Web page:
Black History Month
William Hall was the first Black person, the first Nova Scotian and third Canadian to be awarded the Victoria Cross.
Born in Horton Nova Scotia in 1827, Hall was one of seven children. His parents, Jacob and Lucy Hall, were former slaves brought to freedom by the British Royal Navy as part of the Black Refugee movement. The Hall family eventually bought a farm across the Avon River at Horton Bluff Nova Scotia. Hall first worked in shipyards at nearby Hantsport, Nova Scotia before opting to go to sea at the age of 17. Hall served in the United States Army from 1847-49. In 1852, Hall volunteered for the British Navy. With the British Navy, he fought in the Crimean War serving ashore in a naval brigade.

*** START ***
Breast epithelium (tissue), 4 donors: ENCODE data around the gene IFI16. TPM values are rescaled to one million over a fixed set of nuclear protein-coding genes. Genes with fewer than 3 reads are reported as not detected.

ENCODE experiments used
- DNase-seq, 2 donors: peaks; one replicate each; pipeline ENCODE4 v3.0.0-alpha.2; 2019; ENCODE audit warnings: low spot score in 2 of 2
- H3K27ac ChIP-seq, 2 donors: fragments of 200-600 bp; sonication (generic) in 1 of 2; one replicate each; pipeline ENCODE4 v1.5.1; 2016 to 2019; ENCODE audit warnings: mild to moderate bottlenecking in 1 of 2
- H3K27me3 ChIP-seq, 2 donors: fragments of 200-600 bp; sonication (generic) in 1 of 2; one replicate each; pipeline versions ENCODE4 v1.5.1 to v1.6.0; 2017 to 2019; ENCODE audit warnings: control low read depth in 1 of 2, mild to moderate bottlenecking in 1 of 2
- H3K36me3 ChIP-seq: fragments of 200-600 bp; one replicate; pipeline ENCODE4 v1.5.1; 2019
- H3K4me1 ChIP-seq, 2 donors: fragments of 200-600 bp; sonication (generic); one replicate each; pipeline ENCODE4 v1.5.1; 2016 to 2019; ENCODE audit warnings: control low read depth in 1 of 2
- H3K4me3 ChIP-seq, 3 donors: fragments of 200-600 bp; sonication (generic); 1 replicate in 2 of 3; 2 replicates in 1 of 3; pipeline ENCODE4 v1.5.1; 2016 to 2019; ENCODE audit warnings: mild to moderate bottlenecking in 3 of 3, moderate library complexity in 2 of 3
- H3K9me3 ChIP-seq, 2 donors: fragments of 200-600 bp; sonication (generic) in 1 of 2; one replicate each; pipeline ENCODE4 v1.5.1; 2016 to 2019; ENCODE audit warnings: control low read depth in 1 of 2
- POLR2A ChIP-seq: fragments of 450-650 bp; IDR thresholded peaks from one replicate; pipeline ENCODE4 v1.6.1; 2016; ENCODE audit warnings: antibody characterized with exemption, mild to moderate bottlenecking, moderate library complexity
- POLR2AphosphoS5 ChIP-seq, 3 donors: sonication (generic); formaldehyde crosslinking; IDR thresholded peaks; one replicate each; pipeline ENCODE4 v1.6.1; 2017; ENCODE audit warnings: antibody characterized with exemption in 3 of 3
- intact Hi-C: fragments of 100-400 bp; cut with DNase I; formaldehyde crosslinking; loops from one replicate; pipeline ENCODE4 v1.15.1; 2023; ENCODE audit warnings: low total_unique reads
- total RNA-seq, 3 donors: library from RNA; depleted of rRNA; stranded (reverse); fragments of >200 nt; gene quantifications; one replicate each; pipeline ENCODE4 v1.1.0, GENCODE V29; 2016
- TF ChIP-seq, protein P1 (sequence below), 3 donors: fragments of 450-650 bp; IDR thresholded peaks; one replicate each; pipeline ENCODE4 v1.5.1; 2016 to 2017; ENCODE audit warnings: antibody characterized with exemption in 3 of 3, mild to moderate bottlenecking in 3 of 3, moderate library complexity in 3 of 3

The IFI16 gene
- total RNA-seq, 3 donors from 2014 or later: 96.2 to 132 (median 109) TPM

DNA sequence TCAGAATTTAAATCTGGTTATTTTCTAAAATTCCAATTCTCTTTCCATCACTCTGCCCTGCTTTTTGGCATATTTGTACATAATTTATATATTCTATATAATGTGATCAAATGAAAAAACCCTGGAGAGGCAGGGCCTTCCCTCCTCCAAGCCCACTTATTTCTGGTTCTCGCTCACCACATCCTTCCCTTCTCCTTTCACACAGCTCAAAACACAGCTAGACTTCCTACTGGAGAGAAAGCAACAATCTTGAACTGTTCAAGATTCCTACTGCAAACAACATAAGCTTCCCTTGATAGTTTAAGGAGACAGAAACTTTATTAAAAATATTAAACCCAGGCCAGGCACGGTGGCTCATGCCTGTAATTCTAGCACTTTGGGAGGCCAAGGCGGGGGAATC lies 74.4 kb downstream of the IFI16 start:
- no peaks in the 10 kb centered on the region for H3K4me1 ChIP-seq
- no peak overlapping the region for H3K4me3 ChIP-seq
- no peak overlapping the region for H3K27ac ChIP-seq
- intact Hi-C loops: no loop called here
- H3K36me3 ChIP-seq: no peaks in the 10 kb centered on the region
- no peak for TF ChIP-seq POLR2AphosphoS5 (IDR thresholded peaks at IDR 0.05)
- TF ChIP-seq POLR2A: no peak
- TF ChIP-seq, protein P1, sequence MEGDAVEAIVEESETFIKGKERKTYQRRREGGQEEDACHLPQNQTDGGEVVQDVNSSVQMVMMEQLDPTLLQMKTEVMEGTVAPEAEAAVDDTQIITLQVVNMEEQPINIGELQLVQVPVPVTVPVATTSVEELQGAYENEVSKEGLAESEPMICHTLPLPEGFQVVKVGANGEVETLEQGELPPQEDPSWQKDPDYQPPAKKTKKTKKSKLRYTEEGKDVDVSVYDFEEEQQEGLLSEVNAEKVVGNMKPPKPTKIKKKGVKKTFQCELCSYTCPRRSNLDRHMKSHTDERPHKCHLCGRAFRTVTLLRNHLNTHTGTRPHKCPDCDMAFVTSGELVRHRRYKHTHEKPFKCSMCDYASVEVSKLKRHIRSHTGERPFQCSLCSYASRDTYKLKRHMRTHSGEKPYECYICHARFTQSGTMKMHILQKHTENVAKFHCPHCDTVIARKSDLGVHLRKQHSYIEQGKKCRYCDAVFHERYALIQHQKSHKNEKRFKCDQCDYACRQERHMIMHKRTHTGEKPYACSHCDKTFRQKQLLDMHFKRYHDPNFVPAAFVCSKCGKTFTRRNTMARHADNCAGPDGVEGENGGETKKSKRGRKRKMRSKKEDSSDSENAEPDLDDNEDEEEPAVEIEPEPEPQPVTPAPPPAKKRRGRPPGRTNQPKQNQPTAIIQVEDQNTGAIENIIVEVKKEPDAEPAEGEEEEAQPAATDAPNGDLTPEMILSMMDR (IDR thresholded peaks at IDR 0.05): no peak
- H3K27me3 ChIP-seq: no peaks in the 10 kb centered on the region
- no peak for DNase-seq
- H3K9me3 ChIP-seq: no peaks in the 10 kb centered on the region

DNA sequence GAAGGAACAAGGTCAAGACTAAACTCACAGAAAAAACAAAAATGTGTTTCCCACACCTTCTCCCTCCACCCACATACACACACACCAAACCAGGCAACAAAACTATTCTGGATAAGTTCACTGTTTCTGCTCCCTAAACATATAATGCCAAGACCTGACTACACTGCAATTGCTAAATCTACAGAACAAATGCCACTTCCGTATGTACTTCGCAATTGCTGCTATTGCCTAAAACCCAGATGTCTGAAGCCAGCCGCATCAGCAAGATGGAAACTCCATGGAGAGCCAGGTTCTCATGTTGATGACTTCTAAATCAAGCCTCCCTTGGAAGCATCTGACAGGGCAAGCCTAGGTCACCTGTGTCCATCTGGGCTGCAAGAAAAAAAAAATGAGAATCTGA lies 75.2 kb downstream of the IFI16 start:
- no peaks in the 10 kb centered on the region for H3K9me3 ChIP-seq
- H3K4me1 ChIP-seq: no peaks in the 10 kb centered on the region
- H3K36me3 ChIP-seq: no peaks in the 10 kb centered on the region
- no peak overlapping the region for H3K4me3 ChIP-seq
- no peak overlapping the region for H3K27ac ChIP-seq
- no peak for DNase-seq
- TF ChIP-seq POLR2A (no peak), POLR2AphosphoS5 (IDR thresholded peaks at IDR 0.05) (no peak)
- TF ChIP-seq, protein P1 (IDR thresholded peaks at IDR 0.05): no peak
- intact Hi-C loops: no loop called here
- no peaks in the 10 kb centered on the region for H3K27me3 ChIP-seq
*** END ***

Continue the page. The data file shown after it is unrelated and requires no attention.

Hall was on HMS Shannon when the Indian Mutiny broke out in 1857. In November 1857, Hall and fellow sailors from the Shannon were sent on a mission to rescue a British garrison that had been under siege in Lucknow, India. He and his fellow comrades were assigned the task of breaching the walls of a large mosque, which was being used as a fortress by a group of rebels. The battle left heavy casualties. Hall and Lieutenant Thomas James Young – the battery’s commander were eventually the only survivors left. In 1959, Hall was awarded the Victoria Cross by Rear Admiral Charles Talbot and rose to the ranking of Petty Officer First Class in HMS Royal Adelaide by the time of his retirement in 1876. Hall eventually moved back to Horton Bluff and ran a small farm there until his death in 1904.